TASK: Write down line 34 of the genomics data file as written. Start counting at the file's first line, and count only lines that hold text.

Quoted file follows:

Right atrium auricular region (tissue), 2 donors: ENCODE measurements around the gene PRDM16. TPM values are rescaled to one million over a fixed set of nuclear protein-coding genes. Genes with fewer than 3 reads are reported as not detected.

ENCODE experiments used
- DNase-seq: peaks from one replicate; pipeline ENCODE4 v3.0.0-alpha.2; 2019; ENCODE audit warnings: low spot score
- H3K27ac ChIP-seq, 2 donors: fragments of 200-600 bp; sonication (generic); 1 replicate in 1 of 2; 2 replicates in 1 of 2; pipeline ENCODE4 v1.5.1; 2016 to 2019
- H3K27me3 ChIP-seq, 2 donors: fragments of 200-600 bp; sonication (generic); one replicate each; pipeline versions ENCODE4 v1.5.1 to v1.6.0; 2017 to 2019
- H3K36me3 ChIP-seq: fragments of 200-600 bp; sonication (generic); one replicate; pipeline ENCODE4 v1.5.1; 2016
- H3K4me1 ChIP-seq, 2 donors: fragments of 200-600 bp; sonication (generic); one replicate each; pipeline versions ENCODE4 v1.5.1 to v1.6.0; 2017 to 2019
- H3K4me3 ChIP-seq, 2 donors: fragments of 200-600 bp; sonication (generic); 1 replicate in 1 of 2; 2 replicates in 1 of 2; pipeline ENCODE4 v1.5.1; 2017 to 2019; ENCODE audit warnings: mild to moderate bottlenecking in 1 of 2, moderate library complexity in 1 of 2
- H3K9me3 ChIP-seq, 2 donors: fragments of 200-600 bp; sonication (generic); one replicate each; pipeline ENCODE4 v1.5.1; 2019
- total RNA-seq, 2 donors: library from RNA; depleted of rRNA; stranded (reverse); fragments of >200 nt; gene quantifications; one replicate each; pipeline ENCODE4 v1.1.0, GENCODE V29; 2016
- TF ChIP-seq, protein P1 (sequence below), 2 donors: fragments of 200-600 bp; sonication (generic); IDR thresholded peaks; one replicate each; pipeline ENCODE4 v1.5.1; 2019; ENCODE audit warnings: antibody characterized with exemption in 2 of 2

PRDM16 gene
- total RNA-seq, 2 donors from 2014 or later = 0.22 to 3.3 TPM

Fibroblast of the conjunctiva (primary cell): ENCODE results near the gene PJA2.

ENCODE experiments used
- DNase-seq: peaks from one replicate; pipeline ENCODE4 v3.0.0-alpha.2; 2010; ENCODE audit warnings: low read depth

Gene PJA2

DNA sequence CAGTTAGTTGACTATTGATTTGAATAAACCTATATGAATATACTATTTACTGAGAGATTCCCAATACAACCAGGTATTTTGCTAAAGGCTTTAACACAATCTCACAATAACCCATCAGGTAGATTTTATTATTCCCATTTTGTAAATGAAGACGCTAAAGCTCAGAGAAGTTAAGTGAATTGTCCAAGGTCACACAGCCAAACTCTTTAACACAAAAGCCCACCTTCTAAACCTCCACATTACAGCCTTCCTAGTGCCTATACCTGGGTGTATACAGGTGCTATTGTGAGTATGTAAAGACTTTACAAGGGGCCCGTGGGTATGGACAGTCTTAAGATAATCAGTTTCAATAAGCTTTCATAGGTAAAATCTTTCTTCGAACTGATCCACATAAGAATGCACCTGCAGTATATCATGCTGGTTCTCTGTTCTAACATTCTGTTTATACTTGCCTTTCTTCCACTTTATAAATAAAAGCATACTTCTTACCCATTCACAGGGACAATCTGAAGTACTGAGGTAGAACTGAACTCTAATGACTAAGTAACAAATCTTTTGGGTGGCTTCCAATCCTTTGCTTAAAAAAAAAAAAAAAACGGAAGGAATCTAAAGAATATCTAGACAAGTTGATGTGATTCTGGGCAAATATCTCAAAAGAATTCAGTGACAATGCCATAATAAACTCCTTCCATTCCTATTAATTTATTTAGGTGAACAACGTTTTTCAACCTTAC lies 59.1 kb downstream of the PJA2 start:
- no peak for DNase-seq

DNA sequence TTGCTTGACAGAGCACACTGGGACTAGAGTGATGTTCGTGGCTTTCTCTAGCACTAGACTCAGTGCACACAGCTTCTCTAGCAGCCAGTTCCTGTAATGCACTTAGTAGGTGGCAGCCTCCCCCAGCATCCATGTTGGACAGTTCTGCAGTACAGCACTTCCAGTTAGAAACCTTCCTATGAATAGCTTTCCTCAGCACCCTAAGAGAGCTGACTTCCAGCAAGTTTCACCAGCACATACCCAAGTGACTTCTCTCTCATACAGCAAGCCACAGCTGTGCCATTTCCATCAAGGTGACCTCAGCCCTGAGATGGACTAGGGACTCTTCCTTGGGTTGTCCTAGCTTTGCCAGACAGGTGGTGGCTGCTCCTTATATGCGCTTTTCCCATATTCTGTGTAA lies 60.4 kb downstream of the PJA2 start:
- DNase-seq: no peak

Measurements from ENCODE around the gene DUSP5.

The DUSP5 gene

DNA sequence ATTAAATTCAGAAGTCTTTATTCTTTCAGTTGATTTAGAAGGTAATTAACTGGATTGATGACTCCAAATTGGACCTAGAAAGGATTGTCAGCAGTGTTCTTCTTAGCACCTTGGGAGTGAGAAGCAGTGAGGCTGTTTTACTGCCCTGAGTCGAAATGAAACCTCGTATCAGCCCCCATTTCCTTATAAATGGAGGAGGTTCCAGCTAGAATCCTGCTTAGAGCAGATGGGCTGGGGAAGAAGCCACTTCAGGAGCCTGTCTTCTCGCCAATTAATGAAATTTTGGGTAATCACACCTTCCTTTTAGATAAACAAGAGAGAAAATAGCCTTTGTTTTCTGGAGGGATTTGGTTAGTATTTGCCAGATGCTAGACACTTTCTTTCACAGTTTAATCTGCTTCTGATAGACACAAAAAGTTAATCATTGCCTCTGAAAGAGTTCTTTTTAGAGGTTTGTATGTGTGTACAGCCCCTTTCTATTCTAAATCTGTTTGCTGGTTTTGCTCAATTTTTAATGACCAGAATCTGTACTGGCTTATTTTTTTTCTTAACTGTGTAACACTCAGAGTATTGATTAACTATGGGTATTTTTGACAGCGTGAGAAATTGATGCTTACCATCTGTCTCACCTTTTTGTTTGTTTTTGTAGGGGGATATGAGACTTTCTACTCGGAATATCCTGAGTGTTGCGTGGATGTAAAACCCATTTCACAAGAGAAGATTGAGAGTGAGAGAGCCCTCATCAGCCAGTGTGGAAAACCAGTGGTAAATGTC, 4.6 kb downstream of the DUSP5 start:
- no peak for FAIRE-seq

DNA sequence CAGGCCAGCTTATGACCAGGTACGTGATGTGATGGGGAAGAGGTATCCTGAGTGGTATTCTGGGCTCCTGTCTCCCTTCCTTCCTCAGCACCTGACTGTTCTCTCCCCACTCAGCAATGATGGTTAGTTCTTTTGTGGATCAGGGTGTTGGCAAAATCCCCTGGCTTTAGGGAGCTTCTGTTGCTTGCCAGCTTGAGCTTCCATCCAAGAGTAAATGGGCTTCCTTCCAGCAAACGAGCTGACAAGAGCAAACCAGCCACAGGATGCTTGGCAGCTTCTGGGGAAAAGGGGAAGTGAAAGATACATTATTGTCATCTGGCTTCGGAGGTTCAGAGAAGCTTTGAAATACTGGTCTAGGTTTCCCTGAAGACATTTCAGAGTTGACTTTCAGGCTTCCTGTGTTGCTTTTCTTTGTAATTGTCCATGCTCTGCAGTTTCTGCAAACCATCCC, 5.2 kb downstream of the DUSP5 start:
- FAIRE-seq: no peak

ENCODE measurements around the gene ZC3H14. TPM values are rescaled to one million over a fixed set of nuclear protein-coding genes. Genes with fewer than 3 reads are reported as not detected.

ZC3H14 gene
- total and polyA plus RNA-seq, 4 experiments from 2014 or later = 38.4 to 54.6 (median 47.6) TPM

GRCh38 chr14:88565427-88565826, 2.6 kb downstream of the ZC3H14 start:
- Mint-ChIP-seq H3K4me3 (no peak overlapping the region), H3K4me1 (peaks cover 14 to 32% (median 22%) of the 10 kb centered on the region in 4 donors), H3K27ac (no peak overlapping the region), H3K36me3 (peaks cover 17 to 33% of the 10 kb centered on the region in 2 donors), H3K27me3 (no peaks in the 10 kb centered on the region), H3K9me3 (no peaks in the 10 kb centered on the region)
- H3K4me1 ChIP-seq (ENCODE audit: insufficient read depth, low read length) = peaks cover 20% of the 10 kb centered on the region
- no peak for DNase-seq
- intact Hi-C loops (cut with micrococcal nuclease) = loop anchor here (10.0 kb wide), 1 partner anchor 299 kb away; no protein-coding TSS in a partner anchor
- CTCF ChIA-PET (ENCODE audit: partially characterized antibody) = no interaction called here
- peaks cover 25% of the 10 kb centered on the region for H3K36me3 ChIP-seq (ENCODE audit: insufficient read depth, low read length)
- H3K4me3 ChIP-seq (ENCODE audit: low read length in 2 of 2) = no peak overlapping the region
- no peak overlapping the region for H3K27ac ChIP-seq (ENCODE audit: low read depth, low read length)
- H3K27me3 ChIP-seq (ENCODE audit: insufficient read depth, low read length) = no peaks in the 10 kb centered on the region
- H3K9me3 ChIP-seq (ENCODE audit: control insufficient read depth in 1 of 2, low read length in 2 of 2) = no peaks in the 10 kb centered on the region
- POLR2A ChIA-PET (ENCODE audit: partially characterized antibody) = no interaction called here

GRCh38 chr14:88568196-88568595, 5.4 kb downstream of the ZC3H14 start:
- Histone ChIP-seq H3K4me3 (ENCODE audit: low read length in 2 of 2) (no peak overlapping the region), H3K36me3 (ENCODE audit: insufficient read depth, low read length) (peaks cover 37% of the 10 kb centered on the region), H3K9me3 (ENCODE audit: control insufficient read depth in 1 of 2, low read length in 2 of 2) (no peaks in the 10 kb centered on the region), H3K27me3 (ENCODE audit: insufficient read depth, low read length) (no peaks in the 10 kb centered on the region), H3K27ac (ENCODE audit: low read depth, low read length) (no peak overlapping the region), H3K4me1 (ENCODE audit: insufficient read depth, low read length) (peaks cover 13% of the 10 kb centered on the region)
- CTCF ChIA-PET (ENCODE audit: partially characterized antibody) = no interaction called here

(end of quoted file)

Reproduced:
- no peak for DNase-seq